“Watchmen” Brings Vigilante Justice to Big Screen

Corinna Scott

It’s 1984 and America is on the brink of nuclear war with the Soviet Union and the only ones who can prevent it are a group of troubled superheroes, the “Watchmen,” whose vigilante style wouldn’t make anyone feel safe.

Based on the graphic novel by Alan Moore and Dave Gibbons, the film takes place in New York City, where enemies of the Watchmen have hit the streets with signs, spray paint and violent intentions. Even President Nixon , who in this alternate universe is still president, vilifies the heroes, outlawing their profession.

“The Watchmen” presents a gritty, brutal look at another reality, one where masked heroes and villains are injected into the pages of history. It’s a gripping “who-dunnit” mystery of masterful proportions that at times is bloody and viscous.

The movie begins with the mysterious death of the Comedian (Jefferey Morgan, “Grey’s Anatomy”), a superhero who in his life has made many enemies and wore a smiley face pin. Rorschach (Jackie Haley, “Semi-Pro,” 2008), named for his inkblot mask that changes constantly due to shifts in mood, is investigating the death of the Comedian and what may be a conspiracy to kill off others in the Watchmen.

The storytelling in the movie is extremely effective, as the life of the Comedian is seen through the memories of other characters, adding layers of meaning to the story as in the comic book.

Who’s watching the Watchmen? Fans of the comics and those who haven’t read the comic are, that’s who. For fans there will be a lot of details to discuss. For example the portrayal of Dr. Manhattan, (Billy Crudup, “The Good Shepherd,” 2006) who is for the most part a big blue nude guy, as he’s drifting away from his humanity and becoming super-human.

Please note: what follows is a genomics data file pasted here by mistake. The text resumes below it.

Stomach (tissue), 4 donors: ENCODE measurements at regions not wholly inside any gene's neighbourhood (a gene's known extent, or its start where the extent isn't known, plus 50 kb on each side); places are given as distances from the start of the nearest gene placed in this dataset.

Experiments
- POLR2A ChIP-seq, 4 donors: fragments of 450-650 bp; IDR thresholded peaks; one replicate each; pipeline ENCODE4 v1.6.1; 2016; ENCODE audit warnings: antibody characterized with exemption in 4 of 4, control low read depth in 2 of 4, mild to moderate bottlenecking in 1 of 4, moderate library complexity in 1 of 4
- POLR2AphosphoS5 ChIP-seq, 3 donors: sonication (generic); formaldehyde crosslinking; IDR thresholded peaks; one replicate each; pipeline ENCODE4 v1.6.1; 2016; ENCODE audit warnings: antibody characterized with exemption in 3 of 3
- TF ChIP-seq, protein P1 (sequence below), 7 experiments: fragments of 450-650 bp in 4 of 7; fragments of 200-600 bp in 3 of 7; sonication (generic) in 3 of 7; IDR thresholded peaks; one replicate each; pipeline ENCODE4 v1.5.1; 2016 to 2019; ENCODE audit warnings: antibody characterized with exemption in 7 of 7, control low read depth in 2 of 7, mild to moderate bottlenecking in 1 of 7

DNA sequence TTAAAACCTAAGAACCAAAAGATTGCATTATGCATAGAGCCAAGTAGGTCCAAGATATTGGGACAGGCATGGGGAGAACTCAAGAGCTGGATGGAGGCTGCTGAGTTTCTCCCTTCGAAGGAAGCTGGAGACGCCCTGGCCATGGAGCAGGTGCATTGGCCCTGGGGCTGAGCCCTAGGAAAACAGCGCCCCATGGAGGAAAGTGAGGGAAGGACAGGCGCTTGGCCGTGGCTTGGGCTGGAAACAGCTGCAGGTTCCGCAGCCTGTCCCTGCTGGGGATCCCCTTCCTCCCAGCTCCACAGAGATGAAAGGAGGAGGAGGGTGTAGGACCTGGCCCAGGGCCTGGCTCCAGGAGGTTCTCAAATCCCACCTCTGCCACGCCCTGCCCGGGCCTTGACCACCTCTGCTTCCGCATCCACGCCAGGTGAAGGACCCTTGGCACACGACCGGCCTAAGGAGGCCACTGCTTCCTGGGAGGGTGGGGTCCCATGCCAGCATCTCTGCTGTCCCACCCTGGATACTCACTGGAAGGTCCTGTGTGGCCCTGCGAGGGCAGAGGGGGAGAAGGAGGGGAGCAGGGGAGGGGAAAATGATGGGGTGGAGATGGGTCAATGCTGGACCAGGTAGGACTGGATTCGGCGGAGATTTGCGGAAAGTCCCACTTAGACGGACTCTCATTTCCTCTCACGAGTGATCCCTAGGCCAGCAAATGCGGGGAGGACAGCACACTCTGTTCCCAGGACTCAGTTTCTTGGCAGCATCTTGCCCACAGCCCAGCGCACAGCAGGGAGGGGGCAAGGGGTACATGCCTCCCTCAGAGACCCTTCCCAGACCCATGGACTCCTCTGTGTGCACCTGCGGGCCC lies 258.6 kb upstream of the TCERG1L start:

Fans will also find much to discuss about the chemistry between Dr. Manhattan and the Silk Spectre II (Malin Akerman, “27 Dresses,” 2008).

There is a noticeable lack of obvious product placement – no cans of soda or brands of any kind in the movie. In the graphic novel, product placement is based on the invented products that tie in with the created world – a bottle of perfume, for example, manufactured by a company owned by Adrian Veidt (Matthew Goode, “The Lookout,” 2007) also known as Ozymandias, a former superhero turned successful businessman is seen throughout the comics.

The “Watchmen” has sexual content, violence and crude language and is not recommended for children as it is an R-rated movie. The sex scenes in the movie are in vivid graphic detail while in the world of the comic book they are understated.

Fans of the comic book will enjoy the straight- from-the-comic book feel and those who aren’t fans or comic book readers can still feel smart as they follow the sub-plots and relationships in this movie.

This is a movie to see again for the complexity of all the layers of meaning and clues that this movie provides in bucket-loads.

Director Zack Snider (“300,” 2006) proves that he knows the comic book well through the inside jokes and choice of music throughout the movie. And although the movie and graphic novel differ plot-wise, “Watchmen” is one of the greatest comic book-turned movie to date, giving a running commentary on the darker side of human nature.

My rating: 4 out of 5 stars.